6. Mostly no tv/movie tie ins. We have always excepted Sesame Street from this rule - DH has a cookie monster thing. I have come to tolerate a certain amount of Disney Winnie the Pooh crap, since Simon is Pooh obsessed (we're reading _The House at Pooh Corner_ with both boys right now) and it is disturbingly hard to find Shepherd Pooh related toys. We own Thomas trains, but my kids have never seen Thomas, and don't know that it is a tie in. We own a lot of Bob the builder trucks, but since they are primarily trucks, not characters, I tolerate them. I suspect I'll soften further on this subject at some point, but I'm trying to hold a line - no Disney toys, no Halloween character costumes, no Blue's Clues flashlights.
7. No violent toys. This doesn't mean what you probably think it does. The issue is not guns, which so far hasn't come up. For me, the issue is *superheroes* - our neighbor's sons are allowed to watch anything they want, and their three and five year olds are Batman obsessed. All they want to do is play Batman - which pretty much involves kicking and hitting my kids. That's not to say my kids are incapable of violence (hardly), but their kinds of play rarely involve karate kicks...yet. So we're holding the line hard against superheroes. We love our neighbors - this is the only complaint I've ever had about them - but I wanted to cry when I found out that my 2 year old knew who spiderman was already.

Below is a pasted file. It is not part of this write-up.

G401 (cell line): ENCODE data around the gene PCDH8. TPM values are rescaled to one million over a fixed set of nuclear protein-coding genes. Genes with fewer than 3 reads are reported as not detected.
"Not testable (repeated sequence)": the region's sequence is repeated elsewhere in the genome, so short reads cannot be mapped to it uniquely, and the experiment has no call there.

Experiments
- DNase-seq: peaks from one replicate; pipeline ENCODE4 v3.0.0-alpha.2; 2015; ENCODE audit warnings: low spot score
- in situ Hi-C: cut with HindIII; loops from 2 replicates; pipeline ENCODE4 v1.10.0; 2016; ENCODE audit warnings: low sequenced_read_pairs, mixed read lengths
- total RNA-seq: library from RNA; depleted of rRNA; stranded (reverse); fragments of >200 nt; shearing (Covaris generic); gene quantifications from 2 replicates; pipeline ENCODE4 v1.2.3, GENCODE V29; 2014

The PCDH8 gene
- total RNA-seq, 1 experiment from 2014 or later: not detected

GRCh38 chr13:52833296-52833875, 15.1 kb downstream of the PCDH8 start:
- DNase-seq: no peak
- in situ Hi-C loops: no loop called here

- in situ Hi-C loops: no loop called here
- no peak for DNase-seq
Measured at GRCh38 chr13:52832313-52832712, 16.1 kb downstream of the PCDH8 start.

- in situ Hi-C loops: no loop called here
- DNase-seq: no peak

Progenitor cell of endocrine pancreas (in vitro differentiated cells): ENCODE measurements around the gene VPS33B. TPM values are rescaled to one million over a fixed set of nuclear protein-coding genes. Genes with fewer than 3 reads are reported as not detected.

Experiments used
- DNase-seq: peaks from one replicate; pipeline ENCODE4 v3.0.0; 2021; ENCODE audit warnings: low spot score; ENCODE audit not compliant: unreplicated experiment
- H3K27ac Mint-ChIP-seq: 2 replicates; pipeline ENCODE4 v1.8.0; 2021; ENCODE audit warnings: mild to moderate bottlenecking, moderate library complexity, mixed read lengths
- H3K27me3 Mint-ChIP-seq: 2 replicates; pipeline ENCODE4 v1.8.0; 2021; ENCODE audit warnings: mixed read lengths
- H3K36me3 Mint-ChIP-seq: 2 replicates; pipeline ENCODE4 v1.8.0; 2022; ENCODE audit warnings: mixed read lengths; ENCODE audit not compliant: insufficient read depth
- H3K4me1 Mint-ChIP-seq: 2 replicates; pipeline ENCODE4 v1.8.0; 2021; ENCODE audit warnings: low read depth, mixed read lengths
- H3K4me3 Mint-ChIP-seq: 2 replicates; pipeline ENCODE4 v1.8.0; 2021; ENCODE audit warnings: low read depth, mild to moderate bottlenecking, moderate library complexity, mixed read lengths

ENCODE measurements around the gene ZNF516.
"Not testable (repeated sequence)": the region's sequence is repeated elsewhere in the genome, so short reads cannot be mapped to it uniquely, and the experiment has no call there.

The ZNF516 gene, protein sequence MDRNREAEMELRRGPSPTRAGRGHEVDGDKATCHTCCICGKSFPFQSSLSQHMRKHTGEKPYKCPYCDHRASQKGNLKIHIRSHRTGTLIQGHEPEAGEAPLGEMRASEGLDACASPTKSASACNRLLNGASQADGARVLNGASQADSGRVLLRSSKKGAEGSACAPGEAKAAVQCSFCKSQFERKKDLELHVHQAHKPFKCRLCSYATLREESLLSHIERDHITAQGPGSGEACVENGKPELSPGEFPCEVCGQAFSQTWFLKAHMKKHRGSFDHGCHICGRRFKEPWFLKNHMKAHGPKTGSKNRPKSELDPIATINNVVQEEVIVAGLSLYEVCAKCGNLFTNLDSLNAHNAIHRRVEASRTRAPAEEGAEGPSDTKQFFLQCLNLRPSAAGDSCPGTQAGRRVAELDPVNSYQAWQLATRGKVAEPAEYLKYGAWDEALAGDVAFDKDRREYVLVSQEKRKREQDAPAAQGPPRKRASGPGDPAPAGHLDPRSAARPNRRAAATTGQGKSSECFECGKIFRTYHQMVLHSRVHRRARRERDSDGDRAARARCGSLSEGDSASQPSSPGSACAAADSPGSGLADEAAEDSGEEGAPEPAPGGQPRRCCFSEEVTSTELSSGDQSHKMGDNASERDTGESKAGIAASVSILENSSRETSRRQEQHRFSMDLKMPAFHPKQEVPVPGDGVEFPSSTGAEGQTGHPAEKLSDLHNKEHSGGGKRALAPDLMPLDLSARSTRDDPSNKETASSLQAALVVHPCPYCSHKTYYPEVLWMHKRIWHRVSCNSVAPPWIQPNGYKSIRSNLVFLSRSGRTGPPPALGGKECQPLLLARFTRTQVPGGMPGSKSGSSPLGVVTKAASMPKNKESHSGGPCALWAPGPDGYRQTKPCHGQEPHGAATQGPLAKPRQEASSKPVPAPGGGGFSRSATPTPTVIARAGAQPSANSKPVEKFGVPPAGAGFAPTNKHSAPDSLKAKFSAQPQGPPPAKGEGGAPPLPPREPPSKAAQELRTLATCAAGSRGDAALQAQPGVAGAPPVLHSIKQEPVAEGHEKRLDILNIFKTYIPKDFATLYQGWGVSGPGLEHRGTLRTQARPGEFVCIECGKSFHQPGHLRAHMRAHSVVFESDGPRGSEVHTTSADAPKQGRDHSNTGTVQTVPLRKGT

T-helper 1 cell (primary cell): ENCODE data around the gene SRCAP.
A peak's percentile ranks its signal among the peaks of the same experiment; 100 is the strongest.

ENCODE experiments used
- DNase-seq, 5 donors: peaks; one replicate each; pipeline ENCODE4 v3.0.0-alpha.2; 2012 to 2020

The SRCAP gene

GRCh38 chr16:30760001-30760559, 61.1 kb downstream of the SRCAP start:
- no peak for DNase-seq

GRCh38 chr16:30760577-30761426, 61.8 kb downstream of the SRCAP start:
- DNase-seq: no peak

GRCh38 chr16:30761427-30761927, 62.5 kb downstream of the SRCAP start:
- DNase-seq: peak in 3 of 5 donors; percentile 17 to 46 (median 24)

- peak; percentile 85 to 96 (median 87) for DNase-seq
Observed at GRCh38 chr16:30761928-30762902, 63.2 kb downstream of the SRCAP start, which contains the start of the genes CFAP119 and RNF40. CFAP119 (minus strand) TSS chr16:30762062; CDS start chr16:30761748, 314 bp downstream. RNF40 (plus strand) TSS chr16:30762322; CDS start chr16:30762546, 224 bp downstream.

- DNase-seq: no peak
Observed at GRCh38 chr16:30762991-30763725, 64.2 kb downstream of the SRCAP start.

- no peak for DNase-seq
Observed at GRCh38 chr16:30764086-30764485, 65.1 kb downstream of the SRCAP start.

For the record, I actually am not opposed to all toy guns. I think trying to make water pistols look like anything other than guns is stupid, and I don't necessarily think that the wooden toy flintlock I had as a girl made me any more violent than I am anyhow. But I suspect most contemporary toy guns violate at least one of the above rules. I'm sure we'll have our own little "Christmas (Chanukah?) Story" moment with guns sooner or later, and again, as long as they are made of wood or wool, have no batteries, make no noise and you can do more than one things with them, they can have as many guns as they want.